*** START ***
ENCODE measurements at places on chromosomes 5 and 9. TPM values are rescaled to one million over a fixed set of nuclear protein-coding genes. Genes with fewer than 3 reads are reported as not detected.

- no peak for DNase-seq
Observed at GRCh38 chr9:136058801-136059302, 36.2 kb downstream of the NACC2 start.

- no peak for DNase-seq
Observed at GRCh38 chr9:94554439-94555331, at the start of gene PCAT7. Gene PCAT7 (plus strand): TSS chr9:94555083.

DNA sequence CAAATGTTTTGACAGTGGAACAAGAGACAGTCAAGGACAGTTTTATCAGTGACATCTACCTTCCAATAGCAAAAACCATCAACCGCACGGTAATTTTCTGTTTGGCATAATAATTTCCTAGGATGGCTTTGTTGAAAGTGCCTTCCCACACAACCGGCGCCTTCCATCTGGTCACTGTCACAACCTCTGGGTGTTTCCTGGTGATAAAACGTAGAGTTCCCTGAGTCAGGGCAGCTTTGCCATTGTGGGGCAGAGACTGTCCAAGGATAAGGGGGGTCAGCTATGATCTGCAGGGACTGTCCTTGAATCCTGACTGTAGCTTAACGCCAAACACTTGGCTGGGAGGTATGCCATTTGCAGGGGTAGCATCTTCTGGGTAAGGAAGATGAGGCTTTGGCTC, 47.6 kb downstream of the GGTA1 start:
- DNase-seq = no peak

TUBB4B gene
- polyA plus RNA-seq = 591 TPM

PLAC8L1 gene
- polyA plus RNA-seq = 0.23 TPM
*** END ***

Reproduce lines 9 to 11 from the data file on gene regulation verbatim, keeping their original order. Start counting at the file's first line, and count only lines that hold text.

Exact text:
- polyA plus RNA-seq = 591 TPM

PLAC8L1 gene
- polyA plus RNA-seq = 0.23 TPM